Set amid political clashes of Afghanistan, the book is a tale of emotions versus fanaticism
By Vaishali Dar
The story is set in the tumultuous 20th century reign of Prime Minister Mohammad Daoud Khan, when Afghanistan was under the influence of Islamic values. The upper class consumed alcohol, yet believed that homosexuality is anathema to Islam —or so the majority of both believers and non-believers suppose.
Nemat Sadat’s debut novel The Carpet Weaver is a compelling story of love, hatred, homosexuality, fanaticism and political clashes in Afghanistan. Despite the fear of danger in a country where death penalty is meted out to those deemed to be ‘kuni’, a derogatory term for gay men, the brave-heart protagonist Kanishka Nurzada falls in love with his friend Maihan, with whom he shares his first kiss at the age of 16. The two lovers face even graver challenges during the Soviet war in Afghanistan in 1979, when Kanishka’s father is dragged into an army coup for being a Maoist.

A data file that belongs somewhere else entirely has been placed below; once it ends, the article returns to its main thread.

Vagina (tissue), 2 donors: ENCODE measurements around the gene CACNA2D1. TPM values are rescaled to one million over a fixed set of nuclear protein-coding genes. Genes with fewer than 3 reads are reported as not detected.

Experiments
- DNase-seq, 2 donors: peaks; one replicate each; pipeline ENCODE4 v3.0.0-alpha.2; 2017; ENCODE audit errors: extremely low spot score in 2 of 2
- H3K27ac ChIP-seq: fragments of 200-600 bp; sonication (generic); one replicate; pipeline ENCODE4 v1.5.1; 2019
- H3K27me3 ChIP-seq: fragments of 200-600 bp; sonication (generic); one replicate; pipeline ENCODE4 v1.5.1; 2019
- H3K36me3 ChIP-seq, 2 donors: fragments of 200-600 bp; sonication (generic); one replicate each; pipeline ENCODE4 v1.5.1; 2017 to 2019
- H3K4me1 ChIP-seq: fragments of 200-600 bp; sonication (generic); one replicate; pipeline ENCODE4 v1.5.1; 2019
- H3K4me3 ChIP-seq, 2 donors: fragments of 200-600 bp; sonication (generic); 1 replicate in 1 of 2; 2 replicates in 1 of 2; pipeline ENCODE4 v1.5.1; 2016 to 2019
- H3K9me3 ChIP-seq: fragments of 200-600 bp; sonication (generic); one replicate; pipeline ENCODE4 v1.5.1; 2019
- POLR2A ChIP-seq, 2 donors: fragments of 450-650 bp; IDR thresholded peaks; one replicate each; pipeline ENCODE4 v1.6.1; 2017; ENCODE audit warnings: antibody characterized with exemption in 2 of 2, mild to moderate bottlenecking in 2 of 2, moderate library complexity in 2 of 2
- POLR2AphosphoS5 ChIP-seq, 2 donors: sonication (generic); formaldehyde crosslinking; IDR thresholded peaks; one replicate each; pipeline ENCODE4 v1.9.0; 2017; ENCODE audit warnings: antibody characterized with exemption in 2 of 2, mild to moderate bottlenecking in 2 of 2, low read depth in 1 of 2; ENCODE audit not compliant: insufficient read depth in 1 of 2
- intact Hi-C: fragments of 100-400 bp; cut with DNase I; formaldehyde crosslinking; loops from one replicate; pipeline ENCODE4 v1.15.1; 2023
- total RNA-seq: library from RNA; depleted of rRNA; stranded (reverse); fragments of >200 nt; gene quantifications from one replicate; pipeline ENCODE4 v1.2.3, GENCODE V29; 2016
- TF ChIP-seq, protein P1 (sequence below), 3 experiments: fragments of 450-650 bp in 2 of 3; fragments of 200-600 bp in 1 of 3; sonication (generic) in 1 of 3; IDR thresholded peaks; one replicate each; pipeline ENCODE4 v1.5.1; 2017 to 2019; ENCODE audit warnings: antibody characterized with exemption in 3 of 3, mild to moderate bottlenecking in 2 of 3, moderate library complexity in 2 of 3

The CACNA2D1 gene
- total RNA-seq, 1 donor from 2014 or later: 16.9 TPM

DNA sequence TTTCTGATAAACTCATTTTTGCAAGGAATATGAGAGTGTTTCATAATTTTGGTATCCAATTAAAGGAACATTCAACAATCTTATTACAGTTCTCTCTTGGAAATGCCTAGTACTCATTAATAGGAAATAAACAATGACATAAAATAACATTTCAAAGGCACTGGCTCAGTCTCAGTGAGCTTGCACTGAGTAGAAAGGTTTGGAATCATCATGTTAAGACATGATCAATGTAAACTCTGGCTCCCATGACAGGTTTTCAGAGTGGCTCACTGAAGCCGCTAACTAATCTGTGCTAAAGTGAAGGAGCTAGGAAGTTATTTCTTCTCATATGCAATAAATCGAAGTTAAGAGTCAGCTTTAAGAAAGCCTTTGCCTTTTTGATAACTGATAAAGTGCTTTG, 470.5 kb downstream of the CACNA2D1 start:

This episode uncovers the sway of Maoism in Afghanistan and how Maoists were persecuted by royalists and Islamic groups. The days of trials worsen for Kanishka as Baba gets arrested. The story takes a drastic turn when he sets off on a vigorous journey with his family to work as a carpet weaver in a restricted camp in Pakistan and further escapes to the US, where he constantly fights for his freedom, in desperate search for a place to call home, and in the earnest hope of reuniting with his beloved Maihan. Whether it’s the dismissal of homosexuality by Kanishka’s mother or his family’s regard and generous attitude towards the Quran and the Vedas, the audacious tone in narration about homosexuality, religion and many conflicting thoughts in Afghanistan are a few remarkable elements in the novel. Sadat is the first native from Afghanistan to have blatantly come out as gay and campaign for LGBTQIA rights in Muslim communities worldwide.
Through brilliant narration and imagery interspersed with stories of terror and violence in devastated Afghanistan, Sadat articulates the happy and desperate moments in the life of a teenager, separate from some intricate ones that link ‘homoaffiliative’ feelings between young boys to trying times of their captive camp days in Pakistan. Sometimes the story digresses into too many elaborate details – be it the culinary history, traditional family rituals, folklore or prolific countryside description. However, the plot is sometimes painfully honest. A richly rewarding read!